How To Write A Critique Paper

by Kendra Cherry

No matter what your major is, you will probably be expected to write a critique paper at some point. For psychology students, critiquing a professional paper is a great way to learn more about psychology articles, writing and the research process itself. Students can analyze how researchers conduct experiments, interpret results and discuss the impact of the results.

While these tips are designed to help students writing a psychology critique paper, many of the same principles apply to writing critiques in other subject areas as well.


Allen's note:

The Reading section below is adapted especially to scientific papers. Yes, you will have to read and critique a lot of them before you get out of here, so you should pay attention. Papers for our course won't have the neat sections expected by Cherry's article, but you should still ask the same kinds of questions she suggests.


Here's How:

Reading

  1. Read the introduction section of the article. Is the hypothesis clearly stated? Is necessary background information and previous research described in the introduction? In addition to answering these basic questions, you should take note of information provided in the introduction and any questions that you may have.
  2. Read the methods section of the article. Is the study procedure clearly outlined? Can you determine which variables the researchers are measuring? Remember to jot down questions and thoughts that come to mind as you are reading. Once you have finished reading the paper, you can then refer back to your initial questions and see which once remain unanswered.
  3. Read the results section of the article. Are all tables and graphs clearly labeled? Do researchers provide enough statistical information? Did the researchers collect all of the data needed to measure the variables in question? Again, make note of any questions you have or any information that does not seem to make sense. You can refer back to these questions later as you are writing your final critique.
  4. Read the discussion section of the article. How do the researchers interpret the results of the study? Did the results support their hypothesis? Do the conclusions drawn by the researchers seem reasonable? The discussion section offers students a good opportunity to take a position. If you agree with the researchers conclusions, explain why. If you feel that the researchers are incorrect or off-base, point out problems with the conclusions and suggest alternative explanations. Another alternative is to point out questions that the researchers failed to answer in the discussion section.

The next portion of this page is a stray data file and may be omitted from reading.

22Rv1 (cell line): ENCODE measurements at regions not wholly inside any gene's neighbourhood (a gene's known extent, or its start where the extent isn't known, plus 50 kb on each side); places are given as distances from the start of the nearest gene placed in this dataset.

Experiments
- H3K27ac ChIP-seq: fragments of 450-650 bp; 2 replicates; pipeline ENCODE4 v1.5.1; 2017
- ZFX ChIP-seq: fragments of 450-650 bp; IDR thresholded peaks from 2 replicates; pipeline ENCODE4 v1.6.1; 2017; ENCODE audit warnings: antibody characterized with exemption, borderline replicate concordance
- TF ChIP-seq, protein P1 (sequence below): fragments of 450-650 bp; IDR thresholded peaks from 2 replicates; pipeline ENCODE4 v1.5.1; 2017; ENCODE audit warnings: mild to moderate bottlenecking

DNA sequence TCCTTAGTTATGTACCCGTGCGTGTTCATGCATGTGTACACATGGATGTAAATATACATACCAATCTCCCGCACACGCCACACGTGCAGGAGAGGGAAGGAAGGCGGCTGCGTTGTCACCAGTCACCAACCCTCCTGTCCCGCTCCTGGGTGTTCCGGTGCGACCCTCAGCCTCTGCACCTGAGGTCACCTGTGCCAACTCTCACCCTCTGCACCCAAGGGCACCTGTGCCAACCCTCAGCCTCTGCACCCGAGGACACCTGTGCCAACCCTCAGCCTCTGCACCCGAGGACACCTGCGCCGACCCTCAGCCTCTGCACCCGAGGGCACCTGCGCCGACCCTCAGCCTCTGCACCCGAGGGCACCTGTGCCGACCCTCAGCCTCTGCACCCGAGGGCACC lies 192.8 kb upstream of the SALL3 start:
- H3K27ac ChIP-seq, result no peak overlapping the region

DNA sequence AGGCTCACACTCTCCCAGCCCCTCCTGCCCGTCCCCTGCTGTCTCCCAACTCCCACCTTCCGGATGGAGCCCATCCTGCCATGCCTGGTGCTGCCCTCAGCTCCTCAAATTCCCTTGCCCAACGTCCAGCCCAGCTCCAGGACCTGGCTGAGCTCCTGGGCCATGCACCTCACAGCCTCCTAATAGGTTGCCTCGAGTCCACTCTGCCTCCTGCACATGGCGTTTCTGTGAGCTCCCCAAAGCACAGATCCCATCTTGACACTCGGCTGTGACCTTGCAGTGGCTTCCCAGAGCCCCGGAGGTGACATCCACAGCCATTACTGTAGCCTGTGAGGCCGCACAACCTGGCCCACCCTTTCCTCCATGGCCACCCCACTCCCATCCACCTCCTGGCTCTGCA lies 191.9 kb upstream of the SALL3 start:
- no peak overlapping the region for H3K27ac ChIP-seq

Writing

Once you have read the article thoroughly, prepare an outline of your thoughts on the article. Use the following guide to help structure your critique paper:

  1. Introduction - Begin your paper by describing the journal article and authors you are critiquing. Provide the main hypothesis or thesis of the paper and explain why you think the information is relevant.
  2. Thesis Statement - The final part of your introduction should include your thesis statement. Your thesis statement is the main idea of your critique. Your thesis should briefly sum up the main points of your critique.
  3. Article Summary - Provide a brief summary of the article, outlining the main points, results and discussion. Be careful not to get too bogged down by your summary. Remember, this section of your paper should highlight the main points of the article you are critiquing. Don't feel obligated to summarize each little detail of the main paper. Focus instead on giving the reader an overall idea of the content of the article.
  4. Your Analysis - In this section, you should provide your critique of the article. Describe any problems you had with the author's premise, methods or conclusions. Your critique might focus on problems with the author's argument or presentation or on information and alternatives that have been overlooked. Organize your paper carefully and be careful not to jump around from one argument to the next. Argue one point at a time. Doing this will ensure that your paper flows well and is easy to read.
  5. Conclusion - Your critique paper should end with an overview of the articles argument, your conclusions and your reactions.

Proportion and Strategy

It's tempting to make the article summary the largest part because that's the easiest writing. It's also very tempting to retreat into "I think that …" or "To me this means …" to prove all your points. Neither one will make a good critique. We won't be convinced of your point by a lengthy summary of the article, nor will we be convinced by a discussion of your own emotions.


This article is adapted from:

Cherry, Kendra. "How to Write a Psychology Critique Paper." Academic Resources for Psychology Students, about.com, 2011, psychology.about.com/od/psychologystudyguides/ht/critiquepaper.htm. Accessed 12 Aug. 2011.